Matte finish on prongs

Hi all! I’ve made brass prong settings with a matte/satin finish and
am setting faceted quartz stones in them, but was wondering if anyone
has experience applying a matte finish to the prongs without marring
the stones? I’ve been using a silicone knife edge wheel on my flex
shaft, but the blue and pink wheels get me too high of a shine.

Is it possible to use a wheel with a slightly coarser grit instead?
Or if there’s another tool you’ve had success with?

Would love to know, thanks so much!

Try a fiberglass scratch brush. or perhaps a coarse pumice wheel…

Ken Weston

Is it possible to use a wheel with a slightly coarser grit
instead? Or if there's another tool you've had success with? 

There really is only one abrasive type that’s safe around most
stones, and that is pumice. The italian “silipum” silicone bonded
pumice wheels are my favorites, and are somewhat softer/more flexible
than the bluish rubber bonded ones. The silipum wheels are a grey
color for the fine grit, and greenish grey, or greyish green (what
color do YOU see?) for a medium grit. That’s a relative grade, since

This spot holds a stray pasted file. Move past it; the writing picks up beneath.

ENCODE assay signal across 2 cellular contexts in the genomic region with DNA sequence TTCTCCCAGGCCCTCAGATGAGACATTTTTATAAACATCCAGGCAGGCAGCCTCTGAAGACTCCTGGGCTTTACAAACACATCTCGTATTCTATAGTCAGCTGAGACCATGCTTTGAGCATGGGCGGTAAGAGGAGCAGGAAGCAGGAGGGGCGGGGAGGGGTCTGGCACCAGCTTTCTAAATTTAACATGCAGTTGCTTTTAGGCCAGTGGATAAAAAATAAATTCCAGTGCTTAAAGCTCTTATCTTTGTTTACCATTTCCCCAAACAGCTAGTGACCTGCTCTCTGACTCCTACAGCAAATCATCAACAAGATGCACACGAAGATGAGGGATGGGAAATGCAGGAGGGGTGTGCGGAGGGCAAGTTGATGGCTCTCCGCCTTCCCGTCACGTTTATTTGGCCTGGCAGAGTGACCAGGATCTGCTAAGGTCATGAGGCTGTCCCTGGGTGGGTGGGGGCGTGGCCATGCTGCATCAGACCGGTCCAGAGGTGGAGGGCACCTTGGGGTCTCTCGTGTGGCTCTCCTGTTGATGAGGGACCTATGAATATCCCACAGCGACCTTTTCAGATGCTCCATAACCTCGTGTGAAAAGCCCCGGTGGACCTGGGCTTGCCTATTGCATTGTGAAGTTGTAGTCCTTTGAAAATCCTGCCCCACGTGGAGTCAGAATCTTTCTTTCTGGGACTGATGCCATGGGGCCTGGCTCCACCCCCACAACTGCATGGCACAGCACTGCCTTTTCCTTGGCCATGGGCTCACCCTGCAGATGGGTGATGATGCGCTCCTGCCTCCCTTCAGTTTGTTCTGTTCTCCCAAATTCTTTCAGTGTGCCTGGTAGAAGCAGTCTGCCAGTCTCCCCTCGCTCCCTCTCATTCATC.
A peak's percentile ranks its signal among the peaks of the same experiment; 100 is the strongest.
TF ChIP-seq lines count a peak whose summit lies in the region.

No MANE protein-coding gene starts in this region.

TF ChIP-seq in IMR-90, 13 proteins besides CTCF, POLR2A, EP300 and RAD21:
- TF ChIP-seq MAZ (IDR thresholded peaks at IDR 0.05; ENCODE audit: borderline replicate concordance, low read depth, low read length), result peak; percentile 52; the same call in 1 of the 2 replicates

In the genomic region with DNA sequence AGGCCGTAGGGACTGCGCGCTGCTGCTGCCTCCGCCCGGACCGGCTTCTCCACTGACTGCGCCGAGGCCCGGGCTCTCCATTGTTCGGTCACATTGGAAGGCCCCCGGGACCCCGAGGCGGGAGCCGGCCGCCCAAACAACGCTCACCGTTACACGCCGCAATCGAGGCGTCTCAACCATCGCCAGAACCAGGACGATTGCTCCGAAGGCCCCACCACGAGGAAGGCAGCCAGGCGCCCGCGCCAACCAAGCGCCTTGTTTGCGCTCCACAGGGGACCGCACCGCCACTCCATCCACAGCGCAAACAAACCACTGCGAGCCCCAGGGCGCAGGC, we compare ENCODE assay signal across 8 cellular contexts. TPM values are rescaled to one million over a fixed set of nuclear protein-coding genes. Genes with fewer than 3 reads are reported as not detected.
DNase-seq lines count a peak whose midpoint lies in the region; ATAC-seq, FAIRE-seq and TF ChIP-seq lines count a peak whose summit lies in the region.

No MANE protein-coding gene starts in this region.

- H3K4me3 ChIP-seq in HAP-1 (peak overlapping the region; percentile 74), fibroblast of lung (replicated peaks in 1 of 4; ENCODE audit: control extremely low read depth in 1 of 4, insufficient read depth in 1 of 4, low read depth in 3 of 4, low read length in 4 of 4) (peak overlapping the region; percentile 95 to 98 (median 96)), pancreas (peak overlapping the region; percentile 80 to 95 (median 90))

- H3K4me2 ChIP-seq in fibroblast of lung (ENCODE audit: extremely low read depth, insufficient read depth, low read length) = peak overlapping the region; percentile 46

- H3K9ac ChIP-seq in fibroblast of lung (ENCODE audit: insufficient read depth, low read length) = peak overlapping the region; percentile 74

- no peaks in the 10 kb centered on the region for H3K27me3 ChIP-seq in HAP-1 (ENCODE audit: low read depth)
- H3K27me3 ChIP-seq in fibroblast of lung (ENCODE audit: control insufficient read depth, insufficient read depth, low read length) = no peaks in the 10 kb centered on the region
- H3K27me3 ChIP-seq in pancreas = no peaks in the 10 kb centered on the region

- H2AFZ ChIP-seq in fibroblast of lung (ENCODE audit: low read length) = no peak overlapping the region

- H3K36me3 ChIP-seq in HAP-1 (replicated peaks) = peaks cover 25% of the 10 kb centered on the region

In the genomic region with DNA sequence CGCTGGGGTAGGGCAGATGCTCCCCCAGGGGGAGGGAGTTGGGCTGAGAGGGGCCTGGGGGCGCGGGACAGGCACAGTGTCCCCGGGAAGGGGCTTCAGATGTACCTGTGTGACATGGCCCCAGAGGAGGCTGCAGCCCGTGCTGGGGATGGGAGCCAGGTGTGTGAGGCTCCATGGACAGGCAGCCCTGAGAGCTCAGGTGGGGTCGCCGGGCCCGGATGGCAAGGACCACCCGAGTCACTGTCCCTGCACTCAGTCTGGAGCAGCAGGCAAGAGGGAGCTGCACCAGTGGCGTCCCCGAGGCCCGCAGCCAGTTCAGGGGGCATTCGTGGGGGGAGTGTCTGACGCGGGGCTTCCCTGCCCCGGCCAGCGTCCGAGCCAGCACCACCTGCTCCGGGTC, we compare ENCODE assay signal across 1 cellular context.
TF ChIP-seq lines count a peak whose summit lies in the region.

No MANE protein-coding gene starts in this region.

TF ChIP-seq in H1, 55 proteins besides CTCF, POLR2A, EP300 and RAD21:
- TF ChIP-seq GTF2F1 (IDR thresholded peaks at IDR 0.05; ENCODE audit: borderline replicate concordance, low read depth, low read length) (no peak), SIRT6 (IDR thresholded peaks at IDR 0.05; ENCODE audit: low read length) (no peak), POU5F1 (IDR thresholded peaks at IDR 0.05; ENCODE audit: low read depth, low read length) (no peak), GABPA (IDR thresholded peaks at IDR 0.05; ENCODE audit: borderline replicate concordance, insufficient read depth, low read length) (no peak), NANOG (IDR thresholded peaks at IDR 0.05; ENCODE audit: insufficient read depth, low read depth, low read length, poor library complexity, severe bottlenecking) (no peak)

both are pretty fine. But the greenish ones cut slightly faster.
Both leave a mostly matte finish, but not one with visible scratches.
Just dull. There are, of course, many other abrasives you could use,
but they tend to be harder, and thus not safe for most stones. But
there are ways around this. For example, you can get little abrasive
rods, or bullet point shapes, in a variety of color coded grits. If
you run one of these against a small diamond burr to cut a small
hollow in the very end, you then could use that like a cup burr, and
if you’re doing it carefully, you could fairly easily avoid touching
the stone with the abrasive, while still working the metal of the
prong. Another option is not a rubber wheel at all, but a hand held
tool. You can get little plastic handled brushes where the brush is
fiberglass, which extends just a little past the end of the handle. A
knob on the other end extends the brush as it wears. The glass brush
leaves a light satin finish on the metal, and is soft enough to be
safe with most stones.

hope that helps

The thing about most matte finishes on rings, especially on high
points, particularly especially on prong tips is that they are
transient: here today gone in an hour…

I make mostly necklaces and bracelets that feel a little more
special occasion, so I think matte finishing the prongs to match the
rest of the metal will go a long way. I’ll start with pumice wheels
and rods per everyone’s advice, and then move up to a fiberglass
brush depending on the results. Thanks for all the advice!